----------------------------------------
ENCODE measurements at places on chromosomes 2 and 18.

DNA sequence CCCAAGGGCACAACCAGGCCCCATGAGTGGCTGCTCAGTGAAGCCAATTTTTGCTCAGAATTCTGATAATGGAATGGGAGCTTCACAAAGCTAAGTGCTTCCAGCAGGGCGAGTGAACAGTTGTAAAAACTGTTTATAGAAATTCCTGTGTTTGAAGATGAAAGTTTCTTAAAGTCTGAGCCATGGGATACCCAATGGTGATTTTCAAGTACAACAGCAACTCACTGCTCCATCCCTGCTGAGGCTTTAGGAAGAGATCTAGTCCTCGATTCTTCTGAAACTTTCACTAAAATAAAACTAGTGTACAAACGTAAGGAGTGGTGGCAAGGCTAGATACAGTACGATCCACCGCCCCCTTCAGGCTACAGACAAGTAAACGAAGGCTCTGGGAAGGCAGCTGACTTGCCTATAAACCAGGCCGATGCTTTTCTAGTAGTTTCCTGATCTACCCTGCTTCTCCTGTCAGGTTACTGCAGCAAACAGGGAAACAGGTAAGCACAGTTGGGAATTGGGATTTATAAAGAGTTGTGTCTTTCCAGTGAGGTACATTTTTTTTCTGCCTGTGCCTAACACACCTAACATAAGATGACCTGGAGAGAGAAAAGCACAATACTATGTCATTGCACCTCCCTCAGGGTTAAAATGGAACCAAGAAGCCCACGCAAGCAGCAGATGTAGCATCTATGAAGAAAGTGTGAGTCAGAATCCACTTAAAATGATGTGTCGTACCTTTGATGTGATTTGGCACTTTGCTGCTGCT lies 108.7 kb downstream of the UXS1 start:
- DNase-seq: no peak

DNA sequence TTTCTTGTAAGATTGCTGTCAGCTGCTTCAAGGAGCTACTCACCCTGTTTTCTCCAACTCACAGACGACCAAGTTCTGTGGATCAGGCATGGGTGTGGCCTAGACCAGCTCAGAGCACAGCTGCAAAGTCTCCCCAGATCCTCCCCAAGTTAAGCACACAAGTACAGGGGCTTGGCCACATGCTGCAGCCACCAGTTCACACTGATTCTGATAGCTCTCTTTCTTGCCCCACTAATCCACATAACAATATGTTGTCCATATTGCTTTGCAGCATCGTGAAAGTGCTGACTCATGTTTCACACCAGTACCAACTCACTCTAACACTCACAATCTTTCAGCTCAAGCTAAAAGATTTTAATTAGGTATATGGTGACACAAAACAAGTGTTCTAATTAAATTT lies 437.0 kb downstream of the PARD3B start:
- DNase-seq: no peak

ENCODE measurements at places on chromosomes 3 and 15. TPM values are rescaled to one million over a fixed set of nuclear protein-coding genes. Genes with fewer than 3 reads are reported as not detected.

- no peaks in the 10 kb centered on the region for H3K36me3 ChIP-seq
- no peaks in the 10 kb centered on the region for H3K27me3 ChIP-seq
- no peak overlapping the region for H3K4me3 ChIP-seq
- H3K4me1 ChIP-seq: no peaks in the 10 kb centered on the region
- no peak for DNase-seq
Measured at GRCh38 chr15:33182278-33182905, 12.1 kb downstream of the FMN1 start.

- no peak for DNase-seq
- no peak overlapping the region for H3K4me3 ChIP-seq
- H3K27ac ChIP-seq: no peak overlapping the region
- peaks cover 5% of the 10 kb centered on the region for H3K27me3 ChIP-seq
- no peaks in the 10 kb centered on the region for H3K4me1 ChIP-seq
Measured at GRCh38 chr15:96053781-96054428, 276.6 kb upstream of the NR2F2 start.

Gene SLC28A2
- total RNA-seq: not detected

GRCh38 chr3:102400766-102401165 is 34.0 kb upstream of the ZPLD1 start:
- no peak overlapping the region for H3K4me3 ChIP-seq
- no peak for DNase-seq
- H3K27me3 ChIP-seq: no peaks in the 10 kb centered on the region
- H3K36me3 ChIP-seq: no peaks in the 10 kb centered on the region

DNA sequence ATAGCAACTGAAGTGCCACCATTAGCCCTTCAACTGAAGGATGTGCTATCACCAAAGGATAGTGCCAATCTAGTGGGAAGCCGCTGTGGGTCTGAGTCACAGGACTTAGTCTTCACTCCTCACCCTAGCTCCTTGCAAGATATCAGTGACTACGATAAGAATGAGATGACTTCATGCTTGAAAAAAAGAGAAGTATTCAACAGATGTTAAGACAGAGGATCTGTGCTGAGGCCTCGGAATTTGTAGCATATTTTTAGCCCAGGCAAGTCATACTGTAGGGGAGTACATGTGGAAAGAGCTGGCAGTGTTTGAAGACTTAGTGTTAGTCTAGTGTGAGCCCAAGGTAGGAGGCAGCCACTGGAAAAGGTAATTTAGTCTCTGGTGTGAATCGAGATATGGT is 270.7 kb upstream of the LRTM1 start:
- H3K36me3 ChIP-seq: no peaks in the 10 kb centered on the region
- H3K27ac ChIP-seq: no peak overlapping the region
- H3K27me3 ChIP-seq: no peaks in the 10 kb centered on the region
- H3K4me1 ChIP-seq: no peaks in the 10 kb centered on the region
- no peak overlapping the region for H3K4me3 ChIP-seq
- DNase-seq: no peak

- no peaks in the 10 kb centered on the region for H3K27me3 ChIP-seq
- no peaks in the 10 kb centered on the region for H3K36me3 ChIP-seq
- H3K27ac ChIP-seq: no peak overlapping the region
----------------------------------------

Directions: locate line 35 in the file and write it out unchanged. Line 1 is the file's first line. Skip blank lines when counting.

- H3K27ac ChIP-seq: no peak overlapping the region